(Jeffersonian) and the error of your application (supporting pay-to-fight).

>I would like to see a $20.00 membership fee applied to everyone across
>the board.  $15.00 going to the local Kingdom and $5.00 going to the BOD
>to do those things neccessary for an international organization.

Of course, there is a difficulty.  Whether this *should* be the way things
work is entirely separate from the fact that, at the moment, they simply do
not work this way.  At present, the Board gets the whole membership fee,
then kicks back a postal subsidy to the kingdoms for their newsletters.

>believe that anyone taking advantage of all of the wonderful things that
>our Society has to offer should contribute to its well-being and general
>upkeep.  Put away 50-cents a week for a year and you'll have enough
>money to pay your membership and still attend a movie. :)

Again, however, you have failed to specify what "wonderful things" the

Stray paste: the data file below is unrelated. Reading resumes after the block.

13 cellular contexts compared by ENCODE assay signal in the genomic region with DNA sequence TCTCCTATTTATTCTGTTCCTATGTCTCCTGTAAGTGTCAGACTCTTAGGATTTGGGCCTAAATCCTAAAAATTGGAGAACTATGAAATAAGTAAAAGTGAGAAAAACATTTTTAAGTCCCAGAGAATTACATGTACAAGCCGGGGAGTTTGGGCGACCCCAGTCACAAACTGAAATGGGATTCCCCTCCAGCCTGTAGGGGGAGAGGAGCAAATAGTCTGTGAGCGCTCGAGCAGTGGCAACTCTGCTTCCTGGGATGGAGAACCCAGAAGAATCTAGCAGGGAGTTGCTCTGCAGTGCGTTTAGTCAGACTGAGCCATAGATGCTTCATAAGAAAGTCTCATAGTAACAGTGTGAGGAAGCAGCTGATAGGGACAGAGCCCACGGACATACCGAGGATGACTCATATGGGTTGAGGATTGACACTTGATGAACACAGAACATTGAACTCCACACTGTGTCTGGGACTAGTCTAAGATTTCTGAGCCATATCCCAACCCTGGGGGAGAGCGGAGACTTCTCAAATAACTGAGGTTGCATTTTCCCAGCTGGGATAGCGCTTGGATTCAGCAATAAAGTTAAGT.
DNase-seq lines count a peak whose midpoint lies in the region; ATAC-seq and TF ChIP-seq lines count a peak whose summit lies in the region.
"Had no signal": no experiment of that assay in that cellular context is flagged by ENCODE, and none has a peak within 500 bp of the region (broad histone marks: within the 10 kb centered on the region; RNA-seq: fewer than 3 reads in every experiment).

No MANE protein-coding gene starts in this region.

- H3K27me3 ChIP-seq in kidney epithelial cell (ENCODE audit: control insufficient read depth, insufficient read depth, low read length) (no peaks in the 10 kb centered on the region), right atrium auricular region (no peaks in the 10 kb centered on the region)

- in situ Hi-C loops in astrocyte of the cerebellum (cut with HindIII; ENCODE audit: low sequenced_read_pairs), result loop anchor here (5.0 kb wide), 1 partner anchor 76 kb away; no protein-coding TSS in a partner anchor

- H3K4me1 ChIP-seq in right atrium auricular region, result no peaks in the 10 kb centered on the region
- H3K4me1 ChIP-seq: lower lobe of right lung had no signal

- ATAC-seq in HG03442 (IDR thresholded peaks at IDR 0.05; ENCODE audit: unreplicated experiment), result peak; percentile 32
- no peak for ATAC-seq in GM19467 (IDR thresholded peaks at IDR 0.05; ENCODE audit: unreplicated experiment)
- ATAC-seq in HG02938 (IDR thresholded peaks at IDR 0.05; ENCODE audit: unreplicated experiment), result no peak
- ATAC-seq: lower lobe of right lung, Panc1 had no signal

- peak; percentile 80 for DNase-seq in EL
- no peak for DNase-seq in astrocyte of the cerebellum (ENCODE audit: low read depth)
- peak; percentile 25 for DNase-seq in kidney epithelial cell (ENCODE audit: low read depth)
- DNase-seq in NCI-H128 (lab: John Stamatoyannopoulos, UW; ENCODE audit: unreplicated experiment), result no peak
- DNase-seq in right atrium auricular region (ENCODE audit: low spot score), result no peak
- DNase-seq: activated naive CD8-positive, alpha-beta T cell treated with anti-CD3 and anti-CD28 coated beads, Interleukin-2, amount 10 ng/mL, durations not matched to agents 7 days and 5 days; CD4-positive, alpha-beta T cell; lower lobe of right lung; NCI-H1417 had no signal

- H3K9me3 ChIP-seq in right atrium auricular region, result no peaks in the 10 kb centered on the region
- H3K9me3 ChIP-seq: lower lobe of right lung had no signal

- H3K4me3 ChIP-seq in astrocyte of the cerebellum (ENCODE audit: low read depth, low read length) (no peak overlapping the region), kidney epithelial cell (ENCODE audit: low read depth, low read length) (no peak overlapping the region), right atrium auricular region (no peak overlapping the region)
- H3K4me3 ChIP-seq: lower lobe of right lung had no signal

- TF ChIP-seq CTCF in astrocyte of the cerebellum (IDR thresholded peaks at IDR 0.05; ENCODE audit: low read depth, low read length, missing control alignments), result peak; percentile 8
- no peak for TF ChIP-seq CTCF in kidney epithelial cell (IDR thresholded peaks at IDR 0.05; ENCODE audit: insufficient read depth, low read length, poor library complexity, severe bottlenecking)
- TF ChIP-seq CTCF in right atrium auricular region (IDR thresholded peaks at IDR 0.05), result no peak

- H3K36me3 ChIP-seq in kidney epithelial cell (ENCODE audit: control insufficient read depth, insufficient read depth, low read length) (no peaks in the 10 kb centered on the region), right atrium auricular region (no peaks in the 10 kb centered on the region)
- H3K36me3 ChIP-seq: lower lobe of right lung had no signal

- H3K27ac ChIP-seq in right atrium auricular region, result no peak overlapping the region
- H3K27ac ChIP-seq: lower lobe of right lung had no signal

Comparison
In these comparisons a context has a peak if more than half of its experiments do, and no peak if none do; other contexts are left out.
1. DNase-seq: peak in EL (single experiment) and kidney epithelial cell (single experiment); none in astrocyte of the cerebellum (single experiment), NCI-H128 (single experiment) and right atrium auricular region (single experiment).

national corporation provides.  The kingdom newsletter?  If it were
permissible to run these by direct subsription rather than membership, the
kingdom could budget the newsletter more effectively and provide service to
all who voluntarily want it.  Liability insurance?  During the great BoD
crisis, both Ansteora and Calontir investigated getting their own
insurance.  It is not as difficult as some believe.  Furthermore, a  number
of insurance experts have stated that it is probably cheaper to get
insurance by state, rather than an overall international coverage (because
insurance by state deals with one set of laws, whereas insurance for